The federal government has reiterated its pledge to reform complaint handling in the banking sector and tapped the Financial Consumer Agency of Canada (FCAC) to lead the process.
In the 2023 federal budget, the government proposed “to introduce targeted legislative measures to strengthen the external complaints handling system for banks and to designate a single, not-for-profit, body […] to be the sole external complaints body.”
The promise would do away with the existing model that requires banks to use a qualified external complaint handling body (ECB) — but allows them to choose between the Ombudsman for Banking Services and Investments (OBSI) and ADR Chambers Banking Ombuds Office (ADRBO).
That approach has come under fire from consumer advocates, which have argued the multiple ECB model is unfair to consumers.
Those concerns were validated in a review by the FCAC that was published in 2020, which found several failings with the existing system, including that it falls short of international standards and that the multiple-ECB model adds complexity and inefficiencies for consumers.
That review also raised concerns about “how allowing banks to choose the ECB negatively affects consumers’ perceptions of the fairness and impartiality of the system.”
And, it questioned whether allowing competition in complaint handling benefits consumers.
While OBSI originally dealt with all banking complaints, most of the big banks have since gravitated to ADRBO, including Bank of Nova Scotia, National Bank of Canada, Royal Bank of Canada and TD Bank Group. Of the Big Six, only Bank of Montreal and CIBC still use OBSI.
In the wake of the FCAC’s report in 2020, the Prime Minister’s 2021 mandate letter to Finance Minister Chrystia Freeland directed her to establish a single, independent ombudservice for banking complaints. The 2022 federal budget promised to follow through on that pledge.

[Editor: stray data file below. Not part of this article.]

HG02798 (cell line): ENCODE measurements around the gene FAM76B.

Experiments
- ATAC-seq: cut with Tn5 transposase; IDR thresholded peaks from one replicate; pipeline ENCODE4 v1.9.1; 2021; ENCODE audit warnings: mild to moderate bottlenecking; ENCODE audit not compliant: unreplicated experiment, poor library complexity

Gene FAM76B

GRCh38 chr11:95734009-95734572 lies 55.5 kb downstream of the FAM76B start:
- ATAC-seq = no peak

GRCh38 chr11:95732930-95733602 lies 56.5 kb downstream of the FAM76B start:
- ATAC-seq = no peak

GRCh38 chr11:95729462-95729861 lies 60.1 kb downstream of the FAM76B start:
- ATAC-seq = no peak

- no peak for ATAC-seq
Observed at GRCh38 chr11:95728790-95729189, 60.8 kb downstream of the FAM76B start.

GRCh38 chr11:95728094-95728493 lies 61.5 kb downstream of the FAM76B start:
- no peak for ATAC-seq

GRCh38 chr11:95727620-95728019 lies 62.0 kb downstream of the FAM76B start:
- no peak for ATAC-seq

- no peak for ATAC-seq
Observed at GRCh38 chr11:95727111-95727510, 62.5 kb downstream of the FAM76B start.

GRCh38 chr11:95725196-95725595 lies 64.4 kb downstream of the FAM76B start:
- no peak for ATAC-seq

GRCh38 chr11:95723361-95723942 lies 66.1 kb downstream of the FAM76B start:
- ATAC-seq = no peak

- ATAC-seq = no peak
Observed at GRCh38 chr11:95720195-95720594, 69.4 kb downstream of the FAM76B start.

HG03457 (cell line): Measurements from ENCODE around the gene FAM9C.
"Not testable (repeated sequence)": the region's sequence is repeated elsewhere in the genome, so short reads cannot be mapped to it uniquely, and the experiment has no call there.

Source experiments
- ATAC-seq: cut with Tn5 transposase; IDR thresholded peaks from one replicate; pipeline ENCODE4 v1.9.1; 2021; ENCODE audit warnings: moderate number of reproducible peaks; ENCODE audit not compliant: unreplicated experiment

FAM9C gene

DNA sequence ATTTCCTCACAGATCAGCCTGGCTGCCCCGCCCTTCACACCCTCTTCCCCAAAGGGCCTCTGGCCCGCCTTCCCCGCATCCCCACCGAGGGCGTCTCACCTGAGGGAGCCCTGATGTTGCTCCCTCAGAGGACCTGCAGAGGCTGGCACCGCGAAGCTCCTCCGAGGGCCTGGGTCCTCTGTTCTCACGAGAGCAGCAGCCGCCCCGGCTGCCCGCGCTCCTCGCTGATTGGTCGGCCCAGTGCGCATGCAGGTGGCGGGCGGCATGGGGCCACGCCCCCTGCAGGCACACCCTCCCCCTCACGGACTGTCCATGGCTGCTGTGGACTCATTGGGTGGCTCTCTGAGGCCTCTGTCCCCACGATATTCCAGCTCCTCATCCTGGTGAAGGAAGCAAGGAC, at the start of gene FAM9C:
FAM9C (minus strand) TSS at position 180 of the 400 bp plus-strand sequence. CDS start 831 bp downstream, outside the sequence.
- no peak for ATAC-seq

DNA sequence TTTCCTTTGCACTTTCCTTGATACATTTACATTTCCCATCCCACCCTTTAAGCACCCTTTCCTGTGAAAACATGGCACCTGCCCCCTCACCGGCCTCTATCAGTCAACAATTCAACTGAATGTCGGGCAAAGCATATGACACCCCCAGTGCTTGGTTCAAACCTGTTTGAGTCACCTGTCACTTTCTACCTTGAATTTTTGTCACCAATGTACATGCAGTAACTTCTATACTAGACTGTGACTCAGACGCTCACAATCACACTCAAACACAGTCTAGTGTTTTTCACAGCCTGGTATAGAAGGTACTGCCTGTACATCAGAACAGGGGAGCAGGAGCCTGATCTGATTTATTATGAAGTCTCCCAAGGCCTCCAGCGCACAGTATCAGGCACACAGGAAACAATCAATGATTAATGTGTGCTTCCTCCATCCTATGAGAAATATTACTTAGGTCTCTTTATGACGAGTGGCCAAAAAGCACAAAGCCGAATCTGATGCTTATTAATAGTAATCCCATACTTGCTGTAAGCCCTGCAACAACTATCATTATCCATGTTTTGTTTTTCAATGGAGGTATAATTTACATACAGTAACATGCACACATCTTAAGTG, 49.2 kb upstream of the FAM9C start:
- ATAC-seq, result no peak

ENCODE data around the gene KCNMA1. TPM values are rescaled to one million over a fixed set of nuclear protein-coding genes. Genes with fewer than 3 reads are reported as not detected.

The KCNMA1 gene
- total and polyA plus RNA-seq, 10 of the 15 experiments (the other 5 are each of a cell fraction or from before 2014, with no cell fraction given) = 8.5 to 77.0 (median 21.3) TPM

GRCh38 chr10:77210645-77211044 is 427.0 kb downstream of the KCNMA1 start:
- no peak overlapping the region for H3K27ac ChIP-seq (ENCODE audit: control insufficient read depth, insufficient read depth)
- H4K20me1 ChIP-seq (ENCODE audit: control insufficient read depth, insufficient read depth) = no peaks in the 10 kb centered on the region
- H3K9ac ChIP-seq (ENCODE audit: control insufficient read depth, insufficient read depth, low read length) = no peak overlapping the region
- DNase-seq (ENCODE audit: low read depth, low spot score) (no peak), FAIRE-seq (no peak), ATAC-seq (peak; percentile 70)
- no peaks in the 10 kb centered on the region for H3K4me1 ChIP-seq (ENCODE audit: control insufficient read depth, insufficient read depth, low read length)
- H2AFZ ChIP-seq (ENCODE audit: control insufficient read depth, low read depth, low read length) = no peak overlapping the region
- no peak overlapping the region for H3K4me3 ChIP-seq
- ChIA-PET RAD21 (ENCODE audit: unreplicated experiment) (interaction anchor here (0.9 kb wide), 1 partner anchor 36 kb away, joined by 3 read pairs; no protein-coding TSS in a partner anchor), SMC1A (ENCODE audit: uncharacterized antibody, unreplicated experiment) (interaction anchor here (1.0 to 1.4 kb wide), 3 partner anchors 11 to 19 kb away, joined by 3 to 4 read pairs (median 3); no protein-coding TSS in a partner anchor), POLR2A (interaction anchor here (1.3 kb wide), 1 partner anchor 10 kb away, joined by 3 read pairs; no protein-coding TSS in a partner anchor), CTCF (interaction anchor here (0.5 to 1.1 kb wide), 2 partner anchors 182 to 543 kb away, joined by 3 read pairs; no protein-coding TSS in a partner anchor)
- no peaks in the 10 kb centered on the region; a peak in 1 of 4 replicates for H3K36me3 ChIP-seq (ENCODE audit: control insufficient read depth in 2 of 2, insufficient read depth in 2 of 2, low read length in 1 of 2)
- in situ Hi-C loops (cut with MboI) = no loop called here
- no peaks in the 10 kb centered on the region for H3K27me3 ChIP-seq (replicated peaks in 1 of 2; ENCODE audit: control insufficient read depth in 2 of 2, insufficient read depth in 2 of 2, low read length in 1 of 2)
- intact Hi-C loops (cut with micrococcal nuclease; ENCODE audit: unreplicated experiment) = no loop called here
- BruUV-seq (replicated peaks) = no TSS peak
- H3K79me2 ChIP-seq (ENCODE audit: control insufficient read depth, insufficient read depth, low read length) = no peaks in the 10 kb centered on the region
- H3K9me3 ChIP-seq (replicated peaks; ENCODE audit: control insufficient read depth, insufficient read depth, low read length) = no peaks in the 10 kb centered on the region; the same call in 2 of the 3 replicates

Tuesday’s budget not only reiterated the promise, but also indicated that the FCAC will select the sole arbiter of consumer complaints.
“All Canadian financial consumers would benefit from a strengthened external complaints system in banking, with additional benefits for lower-income households, as they are generally more at risk of having lower levels of financial literacy and confidence,” the government noted in its statement on the impact of the proposed reforms that accompanied the budget.
During pre-budget consultations, a collection of consumer groups — including FAIR Canada, CanAge, Prosper Canada, Option consommateurs, Public Interest Advocacy Centre, Kenmar Associates, Canadian Association of Retired Persons, and the Consumers Council of Canada — called on the government to follow through on its promise to overhaul complaint handling in the banking sector.
“It has been over a year, and one budget, since the government identified this issue as a priority, yet we have seen no action,” the groups said in a joint pre-budget submission.
“It is critical that we replace this broken system with one that effectively levels the playing field for financial consumers and adheres to well-accepted international guidelines and best practice standards for banking ombuds services,” it added.
The groups argued that addressing the flaws with the current complaint handling system is more urgent in the prevailing economic climate of high inflation, rising interest rates and a predicted economic slowdown.
“Amid these economic challenges, consumers need the certainty that they can access a fair, independent ECB that reflects international standards for financial ombuds services to fairly resolve complaints that banks themselves are unable to resolve satisfactorily,” they said. “OBSI is best placed to meet this standard.”